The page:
The determined efforts of First Nations and other coastal communities, scientists, organizations, and individuals continues to shape the future of the world’s largest remaining intact temperate rainforest. These voices are the reason that we celebrate historic victories and major conservation milestones for Canada’s Pacific coast. Our expanding campaigns in ancient forests, wild wolves, and wildlife management encompass British Columbia today.

Pacific Wild: who we are



In 2022, the judgement came down in Pacific Wild’s request for a judicial review of the illegality of the B.C. government’s aerial killing program. While the judge sided with the government that they were no longer out of compliance with federal and provincial rules governing the killing of wolves via helicopter (because the government changed the law while the matter was before the courts, proving they previously broke the law every year with the gunning program), the biggest takeaway is that Pacific Wild has the public standing to speak on behalf of the wolves in our province.

We continue to examine potential legal strategies today, and along with 500,000 signers of our petition delivered to Victoria in October of 2021, raise the science that demonstrates inarguably that it is habitat protection that is needed to save caribou, not the senseless and brutal killing of wolves.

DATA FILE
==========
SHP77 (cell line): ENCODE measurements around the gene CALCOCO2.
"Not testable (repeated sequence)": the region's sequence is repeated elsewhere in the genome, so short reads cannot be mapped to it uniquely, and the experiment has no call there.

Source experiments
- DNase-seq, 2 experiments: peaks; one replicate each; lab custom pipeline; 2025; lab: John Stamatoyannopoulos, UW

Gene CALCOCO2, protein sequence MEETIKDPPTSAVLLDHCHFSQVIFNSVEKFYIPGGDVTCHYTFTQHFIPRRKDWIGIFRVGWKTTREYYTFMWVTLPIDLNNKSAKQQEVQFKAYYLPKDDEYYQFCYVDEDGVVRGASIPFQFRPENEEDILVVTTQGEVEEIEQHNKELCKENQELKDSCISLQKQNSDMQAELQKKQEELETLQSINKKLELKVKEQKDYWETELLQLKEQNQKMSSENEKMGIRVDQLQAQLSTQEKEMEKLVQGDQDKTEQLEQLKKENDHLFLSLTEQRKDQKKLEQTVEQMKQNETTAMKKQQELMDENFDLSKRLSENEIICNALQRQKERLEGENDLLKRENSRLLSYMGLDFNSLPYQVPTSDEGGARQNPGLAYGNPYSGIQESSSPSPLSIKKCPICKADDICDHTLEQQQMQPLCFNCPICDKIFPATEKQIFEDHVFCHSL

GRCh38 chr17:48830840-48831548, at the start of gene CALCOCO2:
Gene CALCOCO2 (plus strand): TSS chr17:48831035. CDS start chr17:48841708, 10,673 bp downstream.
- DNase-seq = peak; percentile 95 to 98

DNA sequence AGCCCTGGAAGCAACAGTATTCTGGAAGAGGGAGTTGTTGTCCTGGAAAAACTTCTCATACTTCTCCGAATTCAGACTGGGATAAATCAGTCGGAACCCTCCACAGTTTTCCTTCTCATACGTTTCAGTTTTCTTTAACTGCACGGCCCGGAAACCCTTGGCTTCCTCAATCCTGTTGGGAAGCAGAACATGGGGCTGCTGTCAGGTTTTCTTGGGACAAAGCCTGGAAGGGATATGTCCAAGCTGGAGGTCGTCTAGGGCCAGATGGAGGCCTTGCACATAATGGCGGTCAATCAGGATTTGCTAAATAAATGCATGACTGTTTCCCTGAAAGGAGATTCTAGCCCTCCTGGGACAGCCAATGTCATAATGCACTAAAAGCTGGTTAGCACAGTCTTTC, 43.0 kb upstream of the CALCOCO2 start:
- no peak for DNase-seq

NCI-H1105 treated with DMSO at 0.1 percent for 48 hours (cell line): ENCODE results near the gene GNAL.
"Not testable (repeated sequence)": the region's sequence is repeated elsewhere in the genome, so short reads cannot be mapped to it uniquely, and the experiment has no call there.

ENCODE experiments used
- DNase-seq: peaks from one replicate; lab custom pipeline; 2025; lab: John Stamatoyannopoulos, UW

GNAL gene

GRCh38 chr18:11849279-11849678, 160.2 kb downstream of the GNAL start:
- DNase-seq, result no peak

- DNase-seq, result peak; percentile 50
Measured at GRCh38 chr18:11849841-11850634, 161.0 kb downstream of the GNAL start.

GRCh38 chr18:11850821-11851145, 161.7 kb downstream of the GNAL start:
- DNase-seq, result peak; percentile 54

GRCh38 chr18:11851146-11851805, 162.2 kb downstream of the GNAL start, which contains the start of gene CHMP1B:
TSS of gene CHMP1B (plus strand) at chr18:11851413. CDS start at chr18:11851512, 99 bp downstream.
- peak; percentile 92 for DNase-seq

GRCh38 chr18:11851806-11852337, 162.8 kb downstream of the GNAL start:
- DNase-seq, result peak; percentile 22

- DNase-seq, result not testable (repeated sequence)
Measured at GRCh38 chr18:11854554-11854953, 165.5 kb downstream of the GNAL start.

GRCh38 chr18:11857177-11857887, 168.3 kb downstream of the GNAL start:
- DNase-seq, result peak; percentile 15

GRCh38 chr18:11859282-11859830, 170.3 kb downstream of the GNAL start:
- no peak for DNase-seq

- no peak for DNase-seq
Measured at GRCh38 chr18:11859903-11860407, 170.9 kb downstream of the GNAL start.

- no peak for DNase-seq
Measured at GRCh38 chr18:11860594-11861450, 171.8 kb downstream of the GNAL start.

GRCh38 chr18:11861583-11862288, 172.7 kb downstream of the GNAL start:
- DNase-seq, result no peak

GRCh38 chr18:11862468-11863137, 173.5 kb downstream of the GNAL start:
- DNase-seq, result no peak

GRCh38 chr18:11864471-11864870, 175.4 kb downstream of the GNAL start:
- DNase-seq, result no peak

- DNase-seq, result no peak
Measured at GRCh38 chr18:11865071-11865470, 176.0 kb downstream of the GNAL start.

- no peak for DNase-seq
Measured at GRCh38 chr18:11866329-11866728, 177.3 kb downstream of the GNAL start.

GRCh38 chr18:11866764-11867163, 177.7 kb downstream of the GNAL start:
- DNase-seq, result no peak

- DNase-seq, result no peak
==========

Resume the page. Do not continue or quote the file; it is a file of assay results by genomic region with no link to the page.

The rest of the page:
Celebrating Wolf Day
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Sea wolves of the b.c. coast



When Pacific Wild was first invited to take part in the Denman and Hornby Island annual Herring Festival in 2019, conservancy organizations were struggling to make the story of B.C.’s collapsing herring populations known. Pacific Wild brought our boat, our photographers, our drone pilots, and our media relationships to cover the annual late winter herring spawn in the Salish Sea. This is the last area of the B.C. coast with a Pacific herring population the Department of Fisheries and oceans declares healthy enough to support industrial fisheries – despite all other herring population collapses in the province.

Because of donors like you, our five years of advocacy and support for organizations like the Denman Island Stewards Association and Hornby Island Conservancy, in 2022 the DFO finally listened and dropped the quota from the standard 20% to a more conservative 10%. Industrial fishers failed to achieve their quotas, proving a full moratorium on Salish Sea herring is required to protect this foundational species of the B.C. coast.


the creekwalker project

People living in the southwestern and west-interior areas of the province are well-versed by regional news coverage every fall about the major runs in the lower part of the province. The Department of Fisheries and Oceans have long-established processes for estimating potential returns and counting actual returns, and this work is what guides commercial fisheries in a balance with protective sustainability.

Until the Coastal Guardians of First Nations became proactively involved in counting salmon in the streams of the central coast, it was left to an ever-dwindling number of ‘Creek Walkers’ to count fish in ever-larger territories and ecosystems. The salmon in the vast majority of streams went uncounted, all while the DFO used algorithms to set fishing quotas and area openings. Some coastal salmon runs are a linchpin in provincial fishery returns, and support ecosystems as far inland as 1500 miles. Pacific Wild recognizes that Indigenous stewardship continues to lead the way to sustainability in coastal First Nation territories.